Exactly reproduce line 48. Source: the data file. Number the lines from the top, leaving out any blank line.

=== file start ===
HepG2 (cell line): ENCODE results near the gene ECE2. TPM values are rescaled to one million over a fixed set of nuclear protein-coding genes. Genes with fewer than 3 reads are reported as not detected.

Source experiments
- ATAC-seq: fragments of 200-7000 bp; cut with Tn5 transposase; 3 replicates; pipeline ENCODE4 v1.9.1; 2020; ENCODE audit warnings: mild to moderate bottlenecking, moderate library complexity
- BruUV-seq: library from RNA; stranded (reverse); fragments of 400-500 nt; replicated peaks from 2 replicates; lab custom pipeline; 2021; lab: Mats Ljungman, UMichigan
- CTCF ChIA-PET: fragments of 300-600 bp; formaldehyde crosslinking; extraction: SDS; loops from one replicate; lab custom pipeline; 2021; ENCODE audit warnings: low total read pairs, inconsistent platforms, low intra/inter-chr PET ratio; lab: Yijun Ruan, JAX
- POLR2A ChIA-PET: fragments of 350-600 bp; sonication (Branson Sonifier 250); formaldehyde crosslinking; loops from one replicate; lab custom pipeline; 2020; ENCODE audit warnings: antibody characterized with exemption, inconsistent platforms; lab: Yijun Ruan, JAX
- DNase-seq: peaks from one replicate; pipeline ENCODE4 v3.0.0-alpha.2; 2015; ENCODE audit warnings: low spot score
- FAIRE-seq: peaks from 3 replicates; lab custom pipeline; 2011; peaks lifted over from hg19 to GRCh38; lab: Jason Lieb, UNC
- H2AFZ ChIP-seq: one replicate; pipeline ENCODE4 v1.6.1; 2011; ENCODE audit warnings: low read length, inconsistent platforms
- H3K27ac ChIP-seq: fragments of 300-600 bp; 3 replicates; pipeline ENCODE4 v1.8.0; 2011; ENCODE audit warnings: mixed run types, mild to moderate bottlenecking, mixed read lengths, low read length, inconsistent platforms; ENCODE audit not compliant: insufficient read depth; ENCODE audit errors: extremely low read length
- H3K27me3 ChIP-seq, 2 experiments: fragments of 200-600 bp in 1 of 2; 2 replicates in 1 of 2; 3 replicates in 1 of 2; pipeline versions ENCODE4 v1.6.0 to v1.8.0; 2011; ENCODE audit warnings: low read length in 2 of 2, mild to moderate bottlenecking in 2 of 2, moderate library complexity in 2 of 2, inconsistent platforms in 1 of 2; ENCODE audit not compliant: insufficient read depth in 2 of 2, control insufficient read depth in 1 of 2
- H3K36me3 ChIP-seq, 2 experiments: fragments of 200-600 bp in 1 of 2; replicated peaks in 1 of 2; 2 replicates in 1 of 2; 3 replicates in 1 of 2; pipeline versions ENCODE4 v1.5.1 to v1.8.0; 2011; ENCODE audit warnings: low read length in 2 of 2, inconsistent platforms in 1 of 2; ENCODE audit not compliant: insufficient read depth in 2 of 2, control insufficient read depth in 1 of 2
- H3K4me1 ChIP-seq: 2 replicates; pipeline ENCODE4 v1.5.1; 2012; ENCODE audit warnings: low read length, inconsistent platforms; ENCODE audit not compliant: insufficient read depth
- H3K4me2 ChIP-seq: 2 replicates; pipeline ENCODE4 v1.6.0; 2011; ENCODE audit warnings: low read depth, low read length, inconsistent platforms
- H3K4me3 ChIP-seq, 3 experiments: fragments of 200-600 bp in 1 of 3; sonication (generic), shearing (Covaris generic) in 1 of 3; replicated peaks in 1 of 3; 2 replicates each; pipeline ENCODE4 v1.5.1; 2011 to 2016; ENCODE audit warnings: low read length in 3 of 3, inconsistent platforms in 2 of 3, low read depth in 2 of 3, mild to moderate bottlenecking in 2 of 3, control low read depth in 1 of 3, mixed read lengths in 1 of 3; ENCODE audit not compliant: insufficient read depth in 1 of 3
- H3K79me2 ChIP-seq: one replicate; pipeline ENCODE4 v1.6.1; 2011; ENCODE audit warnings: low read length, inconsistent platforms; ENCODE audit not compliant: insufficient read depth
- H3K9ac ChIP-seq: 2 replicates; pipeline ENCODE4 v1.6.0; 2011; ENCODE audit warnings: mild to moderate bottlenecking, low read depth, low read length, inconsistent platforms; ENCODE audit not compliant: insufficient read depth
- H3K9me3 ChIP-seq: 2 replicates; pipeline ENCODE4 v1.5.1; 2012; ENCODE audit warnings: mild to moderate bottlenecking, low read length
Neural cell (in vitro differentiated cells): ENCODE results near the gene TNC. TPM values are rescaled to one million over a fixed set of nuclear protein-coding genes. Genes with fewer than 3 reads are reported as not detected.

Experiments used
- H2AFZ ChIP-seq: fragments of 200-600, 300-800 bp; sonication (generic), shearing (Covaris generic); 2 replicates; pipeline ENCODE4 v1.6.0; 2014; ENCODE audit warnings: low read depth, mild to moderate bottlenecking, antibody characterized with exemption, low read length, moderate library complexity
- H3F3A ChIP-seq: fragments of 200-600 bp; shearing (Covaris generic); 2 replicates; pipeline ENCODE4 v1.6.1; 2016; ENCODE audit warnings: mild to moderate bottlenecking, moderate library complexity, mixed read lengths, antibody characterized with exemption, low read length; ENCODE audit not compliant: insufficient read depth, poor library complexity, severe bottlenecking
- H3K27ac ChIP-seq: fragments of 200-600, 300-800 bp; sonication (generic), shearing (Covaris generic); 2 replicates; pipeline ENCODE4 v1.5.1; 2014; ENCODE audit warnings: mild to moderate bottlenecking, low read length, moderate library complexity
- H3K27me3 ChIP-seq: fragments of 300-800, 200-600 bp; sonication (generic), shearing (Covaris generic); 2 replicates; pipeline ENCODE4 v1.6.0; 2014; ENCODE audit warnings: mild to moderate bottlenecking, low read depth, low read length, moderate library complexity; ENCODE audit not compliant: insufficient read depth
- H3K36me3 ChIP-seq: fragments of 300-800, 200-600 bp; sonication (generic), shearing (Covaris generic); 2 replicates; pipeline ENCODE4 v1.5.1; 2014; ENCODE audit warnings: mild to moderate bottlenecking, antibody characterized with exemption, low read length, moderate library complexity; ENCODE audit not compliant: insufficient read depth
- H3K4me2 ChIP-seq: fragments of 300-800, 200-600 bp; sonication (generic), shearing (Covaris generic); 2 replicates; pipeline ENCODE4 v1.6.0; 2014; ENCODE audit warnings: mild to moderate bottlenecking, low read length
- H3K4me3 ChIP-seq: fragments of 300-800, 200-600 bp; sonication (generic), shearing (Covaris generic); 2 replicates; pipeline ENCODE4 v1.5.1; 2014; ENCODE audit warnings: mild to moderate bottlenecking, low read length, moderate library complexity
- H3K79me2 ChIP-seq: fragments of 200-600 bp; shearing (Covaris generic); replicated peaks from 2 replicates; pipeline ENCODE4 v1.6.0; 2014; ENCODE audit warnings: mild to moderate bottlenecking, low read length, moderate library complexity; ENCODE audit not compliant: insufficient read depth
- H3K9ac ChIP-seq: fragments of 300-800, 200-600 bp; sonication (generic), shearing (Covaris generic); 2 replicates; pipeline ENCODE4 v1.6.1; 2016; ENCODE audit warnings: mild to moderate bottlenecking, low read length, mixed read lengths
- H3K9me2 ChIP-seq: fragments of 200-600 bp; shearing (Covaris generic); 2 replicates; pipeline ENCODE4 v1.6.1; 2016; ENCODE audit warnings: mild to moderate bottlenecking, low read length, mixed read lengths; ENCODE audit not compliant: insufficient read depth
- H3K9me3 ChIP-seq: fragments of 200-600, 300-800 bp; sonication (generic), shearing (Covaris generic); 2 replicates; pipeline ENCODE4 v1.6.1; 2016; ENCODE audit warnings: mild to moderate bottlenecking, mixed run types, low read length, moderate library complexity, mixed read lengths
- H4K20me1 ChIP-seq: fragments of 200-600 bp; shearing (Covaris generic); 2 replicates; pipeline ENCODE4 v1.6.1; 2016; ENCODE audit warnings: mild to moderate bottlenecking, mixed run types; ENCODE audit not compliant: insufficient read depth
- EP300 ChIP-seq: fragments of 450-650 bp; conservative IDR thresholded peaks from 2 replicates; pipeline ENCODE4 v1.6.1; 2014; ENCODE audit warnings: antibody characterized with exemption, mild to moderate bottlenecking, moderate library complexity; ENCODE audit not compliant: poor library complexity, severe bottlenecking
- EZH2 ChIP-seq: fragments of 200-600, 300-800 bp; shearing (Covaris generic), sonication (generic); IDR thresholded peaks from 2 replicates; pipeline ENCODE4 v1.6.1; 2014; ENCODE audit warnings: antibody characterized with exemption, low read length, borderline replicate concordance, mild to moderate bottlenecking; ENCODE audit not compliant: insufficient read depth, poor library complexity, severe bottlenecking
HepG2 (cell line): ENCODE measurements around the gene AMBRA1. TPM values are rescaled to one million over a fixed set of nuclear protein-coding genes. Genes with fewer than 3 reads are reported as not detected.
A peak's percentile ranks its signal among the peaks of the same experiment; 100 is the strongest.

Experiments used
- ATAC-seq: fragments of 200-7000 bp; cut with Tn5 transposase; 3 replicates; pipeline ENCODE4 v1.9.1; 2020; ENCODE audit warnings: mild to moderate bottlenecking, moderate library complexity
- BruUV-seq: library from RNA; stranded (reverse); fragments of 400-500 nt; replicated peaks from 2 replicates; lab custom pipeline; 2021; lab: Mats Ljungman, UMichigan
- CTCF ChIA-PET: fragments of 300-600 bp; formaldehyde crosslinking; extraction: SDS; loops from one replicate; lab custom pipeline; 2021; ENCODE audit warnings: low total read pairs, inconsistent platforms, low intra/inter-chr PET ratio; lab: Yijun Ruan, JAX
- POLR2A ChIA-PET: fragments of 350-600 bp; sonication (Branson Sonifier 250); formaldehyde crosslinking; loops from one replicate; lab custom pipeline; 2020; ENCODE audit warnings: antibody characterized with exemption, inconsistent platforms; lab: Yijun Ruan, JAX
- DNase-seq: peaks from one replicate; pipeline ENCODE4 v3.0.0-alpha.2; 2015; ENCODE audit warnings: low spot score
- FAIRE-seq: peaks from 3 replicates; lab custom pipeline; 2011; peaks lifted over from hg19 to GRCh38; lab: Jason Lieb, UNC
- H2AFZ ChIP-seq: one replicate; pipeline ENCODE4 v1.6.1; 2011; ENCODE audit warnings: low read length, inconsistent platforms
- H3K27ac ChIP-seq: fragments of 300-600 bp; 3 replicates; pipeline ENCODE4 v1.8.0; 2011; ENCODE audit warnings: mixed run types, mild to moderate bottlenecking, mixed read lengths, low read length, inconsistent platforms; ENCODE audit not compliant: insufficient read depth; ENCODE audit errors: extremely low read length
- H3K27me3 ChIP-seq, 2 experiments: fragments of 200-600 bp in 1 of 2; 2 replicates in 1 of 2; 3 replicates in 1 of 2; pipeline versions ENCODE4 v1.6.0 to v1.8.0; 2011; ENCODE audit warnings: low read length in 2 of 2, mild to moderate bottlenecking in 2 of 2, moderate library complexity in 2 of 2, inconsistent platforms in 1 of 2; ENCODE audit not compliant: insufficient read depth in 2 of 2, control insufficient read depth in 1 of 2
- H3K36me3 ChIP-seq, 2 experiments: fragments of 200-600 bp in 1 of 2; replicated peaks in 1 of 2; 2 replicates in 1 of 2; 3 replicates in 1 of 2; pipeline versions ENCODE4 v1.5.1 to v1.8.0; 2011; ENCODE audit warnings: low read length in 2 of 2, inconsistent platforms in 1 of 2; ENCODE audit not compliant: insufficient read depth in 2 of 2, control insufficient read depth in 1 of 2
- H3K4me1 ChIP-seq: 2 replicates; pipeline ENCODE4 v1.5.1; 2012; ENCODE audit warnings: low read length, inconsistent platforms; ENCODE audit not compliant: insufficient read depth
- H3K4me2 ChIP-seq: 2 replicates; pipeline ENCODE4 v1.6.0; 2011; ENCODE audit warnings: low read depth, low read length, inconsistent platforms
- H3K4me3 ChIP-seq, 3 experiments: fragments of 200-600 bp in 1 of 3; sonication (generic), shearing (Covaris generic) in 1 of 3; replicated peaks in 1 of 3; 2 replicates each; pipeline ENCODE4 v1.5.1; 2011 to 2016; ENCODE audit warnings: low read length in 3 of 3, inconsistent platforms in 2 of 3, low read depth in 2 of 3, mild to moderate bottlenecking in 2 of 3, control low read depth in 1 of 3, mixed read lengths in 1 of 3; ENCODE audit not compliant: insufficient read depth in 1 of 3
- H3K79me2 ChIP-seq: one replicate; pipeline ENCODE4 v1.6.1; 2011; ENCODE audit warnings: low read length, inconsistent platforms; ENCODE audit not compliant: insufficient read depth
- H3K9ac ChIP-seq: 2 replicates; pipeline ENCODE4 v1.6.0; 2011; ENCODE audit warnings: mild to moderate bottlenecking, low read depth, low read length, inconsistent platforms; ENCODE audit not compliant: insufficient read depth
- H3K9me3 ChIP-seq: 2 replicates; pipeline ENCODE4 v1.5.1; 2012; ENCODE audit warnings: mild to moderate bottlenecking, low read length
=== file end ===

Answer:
- H3K4me1 ChIP-seq: 2 replicates; pipeline ENCODE4 v1.5.1; 2012; ENCODE audit warnings: low read length, inconsistent platforms; ENCODE audit not compliant: insufficient read depth